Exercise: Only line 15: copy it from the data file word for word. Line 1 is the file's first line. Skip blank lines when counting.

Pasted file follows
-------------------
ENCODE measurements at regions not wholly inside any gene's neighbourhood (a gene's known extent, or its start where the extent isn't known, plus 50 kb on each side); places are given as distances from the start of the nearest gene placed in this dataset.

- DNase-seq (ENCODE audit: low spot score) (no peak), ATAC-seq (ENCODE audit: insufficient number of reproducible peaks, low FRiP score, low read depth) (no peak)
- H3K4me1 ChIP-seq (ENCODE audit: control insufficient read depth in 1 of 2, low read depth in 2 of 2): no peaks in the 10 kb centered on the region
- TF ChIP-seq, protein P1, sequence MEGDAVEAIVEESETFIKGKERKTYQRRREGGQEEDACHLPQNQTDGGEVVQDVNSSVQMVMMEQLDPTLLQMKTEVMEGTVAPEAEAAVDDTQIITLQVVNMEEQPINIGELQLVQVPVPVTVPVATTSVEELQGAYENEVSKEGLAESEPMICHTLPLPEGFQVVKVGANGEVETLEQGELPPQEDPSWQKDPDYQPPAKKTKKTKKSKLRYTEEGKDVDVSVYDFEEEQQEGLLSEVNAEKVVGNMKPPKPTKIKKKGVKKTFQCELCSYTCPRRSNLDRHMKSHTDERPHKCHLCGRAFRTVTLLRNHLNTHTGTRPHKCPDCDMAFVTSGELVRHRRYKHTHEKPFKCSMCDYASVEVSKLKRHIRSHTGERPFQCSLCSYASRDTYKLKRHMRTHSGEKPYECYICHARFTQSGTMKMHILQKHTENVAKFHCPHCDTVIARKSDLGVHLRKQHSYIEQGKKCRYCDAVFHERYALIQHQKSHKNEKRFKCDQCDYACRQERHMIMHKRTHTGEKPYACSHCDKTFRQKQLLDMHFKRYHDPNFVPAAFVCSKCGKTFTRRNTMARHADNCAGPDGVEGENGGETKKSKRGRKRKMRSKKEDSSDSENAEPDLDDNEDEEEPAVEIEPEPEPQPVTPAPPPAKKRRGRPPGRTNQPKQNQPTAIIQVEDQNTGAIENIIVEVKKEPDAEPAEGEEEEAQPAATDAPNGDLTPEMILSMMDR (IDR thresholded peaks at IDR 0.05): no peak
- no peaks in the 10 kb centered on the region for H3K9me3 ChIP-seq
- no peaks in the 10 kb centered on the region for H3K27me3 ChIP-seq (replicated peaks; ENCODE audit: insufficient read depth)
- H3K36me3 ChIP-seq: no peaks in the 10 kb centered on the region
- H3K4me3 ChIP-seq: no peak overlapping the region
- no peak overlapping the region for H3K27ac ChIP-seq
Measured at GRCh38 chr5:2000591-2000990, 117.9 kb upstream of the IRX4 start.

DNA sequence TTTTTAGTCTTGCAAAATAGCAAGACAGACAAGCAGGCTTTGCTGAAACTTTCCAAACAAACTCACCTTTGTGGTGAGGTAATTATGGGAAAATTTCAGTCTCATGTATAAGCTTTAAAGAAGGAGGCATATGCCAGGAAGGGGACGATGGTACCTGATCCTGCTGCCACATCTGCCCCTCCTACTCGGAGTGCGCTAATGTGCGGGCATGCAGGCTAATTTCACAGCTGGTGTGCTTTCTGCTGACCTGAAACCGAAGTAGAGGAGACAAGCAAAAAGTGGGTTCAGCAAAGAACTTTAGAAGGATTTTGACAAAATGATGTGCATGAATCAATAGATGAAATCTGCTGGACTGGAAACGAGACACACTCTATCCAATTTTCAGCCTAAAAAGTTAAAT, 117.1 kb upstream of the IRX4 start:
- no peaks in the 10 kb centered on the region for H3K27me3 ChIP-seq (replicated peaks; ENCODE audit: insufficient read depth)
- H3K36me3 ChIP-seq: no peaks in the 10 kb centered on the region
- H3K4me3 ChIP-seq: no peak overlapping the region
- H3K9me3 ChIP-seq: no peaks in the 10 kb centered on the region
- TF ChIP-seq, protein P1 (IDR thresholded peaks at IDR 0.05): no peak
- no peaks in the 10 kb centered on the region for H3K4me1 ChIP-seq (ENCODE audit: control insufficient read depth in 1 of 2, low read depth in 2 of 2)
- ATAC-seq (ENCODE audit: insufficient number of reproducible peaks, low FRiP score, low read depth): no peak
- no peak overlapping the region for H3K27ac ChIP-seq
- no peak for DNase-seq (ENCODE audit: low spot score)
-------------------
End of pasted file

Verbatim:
- H3K9me3 ChIP-seq: no peaks in the 10 kb centered on the region